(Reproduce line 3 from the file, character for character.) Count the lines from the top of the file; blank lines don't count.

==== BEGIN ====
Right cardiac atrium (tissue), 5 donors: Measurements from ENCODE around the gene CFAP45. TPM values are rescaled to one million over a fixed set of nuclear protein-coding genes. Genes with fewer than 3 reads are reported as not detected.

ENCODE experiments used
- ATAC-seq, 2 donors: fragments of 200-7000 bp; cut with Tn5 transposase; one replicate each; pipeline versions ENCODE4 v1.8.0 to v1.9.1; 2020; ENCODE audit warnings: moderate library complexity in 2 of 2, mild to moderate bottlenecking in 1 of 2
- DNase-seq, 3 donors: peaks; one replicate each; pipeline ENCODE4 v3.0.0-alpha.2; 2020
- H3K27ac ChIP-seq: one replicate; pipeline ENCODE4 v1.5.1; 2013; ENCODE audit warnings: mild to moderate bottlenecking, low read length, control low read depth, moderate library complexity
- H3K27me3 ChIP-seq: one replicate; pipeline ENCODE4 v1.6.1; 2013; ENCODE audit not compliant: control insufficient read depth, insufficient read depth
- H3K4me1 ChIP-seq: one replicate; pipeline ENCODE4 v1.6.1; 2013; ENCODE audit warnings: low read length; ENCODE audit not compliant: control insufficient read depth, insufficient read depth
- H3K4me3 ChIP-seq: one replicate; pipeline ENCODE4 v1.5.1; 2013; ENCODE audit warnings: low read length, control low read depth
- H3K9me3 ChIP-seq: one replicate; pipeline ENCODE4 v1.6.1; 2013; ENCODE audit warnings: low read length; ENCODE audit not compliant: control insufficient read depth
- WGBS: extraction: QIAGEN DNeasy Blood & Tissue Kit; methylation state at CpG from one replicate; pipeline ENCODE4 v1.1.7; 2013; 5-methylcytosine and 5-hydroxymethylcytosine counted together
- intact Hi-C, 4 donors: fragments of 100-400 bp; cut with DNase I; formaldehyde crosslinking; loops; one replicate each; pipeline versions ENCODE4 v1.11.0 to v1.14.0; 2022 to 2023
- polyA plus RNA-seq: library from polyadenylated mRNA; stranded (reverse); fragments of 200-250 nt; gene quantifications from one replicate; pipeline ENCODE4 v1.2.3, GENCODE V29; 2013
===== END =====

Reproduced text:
- ATAC-seq, 2 donors: fragments of 200-7000 bp; cut with Tn5 transposase; one replicate each; pipeline versions ENCODE4 v1.8.0 to v1.9.1; 2020; ENCODE audit warnings: moderate library complexity in 2 of 2, mild to moderate bottlenecking in 1 of 2